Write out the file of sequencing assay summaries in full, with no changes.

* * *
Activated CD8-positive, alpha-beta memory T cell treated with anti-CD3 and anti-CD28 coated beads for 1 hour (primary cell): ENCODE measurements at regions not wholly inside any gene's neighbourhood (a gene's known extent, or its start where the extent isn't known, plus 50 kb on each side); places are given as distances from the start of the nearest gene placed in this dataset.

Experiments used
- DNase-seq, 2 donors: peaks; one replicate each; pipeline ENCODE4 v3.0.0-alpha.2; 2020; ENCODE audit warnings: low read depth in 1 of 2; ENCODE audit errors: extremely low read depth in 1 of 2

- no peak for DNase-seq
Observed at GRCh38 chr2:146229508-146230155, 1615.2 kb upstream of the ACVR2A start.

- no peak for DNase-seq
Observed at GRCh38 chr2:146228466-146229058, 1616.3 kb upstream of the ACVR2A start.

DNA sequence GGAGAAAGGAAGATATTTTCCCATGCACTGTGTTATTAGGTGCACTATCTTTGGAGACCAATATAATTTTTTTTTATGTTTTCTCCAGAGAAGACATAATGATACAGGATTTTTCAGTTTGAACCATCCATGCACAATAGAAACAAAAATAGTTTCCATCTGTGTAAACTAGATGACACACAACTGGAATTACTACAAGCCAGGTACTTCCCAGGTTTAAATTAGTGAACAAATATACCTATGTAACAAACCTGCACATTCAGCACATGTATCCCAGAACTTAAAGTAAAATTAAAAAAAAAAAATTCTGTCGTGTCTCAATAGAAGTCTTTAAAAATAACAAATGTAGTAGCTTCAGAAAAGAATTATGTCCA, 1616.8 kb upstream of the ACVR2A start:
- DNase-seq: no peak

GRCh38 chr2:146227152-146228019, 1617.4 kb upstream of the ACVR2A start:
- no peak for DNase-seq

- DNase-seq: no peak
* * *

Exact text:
Activated CD8-positive, alpha-beta memory T cell treated with anti-CD3 and anti-CD28 coated beads for 1 hour (primary cell): ENCODE measurements at regions not wholly inside any gene's neighbourhood (a gene's known extent, or its start where the extent isn't known, plus 50 kb on each side); places are given as distances from the start of the nearest gene placed in this dataset.

Experiments used
- DNase-seq, 2 donors: peaks; one replicate each; pipeline ENCODE4 v3.0.0-alpha.2; 2020; ENCODE audit warnings: low read depth in 1 of 2; ENCODE audit errors: extremely low read depth in 1 of 2

- no peak for DNase-seq
Observed at GRCh38 chr2:146229508-146230155, 1615.2 kb upstream of the ACVR2A start.

- no peak for DNase-seq
Observed at GRCh38 chr2:146228466-146229058, 1616.3 kb upstream of the ACVR2A start.

DNA sequence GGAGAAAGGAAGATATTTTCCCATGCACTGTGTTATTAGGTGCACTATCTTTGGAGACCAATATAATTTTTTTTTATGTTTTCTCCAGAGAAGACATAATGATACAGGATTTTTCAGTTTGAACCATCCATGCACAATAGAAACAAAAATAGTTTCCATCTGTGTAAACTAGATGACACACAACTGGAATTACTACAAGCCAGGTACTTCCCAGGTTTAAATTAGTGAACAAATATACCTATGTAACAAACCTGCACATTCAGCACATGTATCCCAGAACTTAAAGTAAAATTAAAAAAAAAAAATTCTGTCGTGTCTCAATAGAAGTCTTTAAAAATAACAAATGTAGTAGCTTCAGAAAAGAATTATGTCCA, 1616.8 kb upstream of the ACVR2A start:
- DNase-seq: no peak

GRCh38 chr2:146227152-146228019, 1617.4 kb upstream of the ACVR2A start:
- no peak for DNase-seq

- DNase-seq: no peak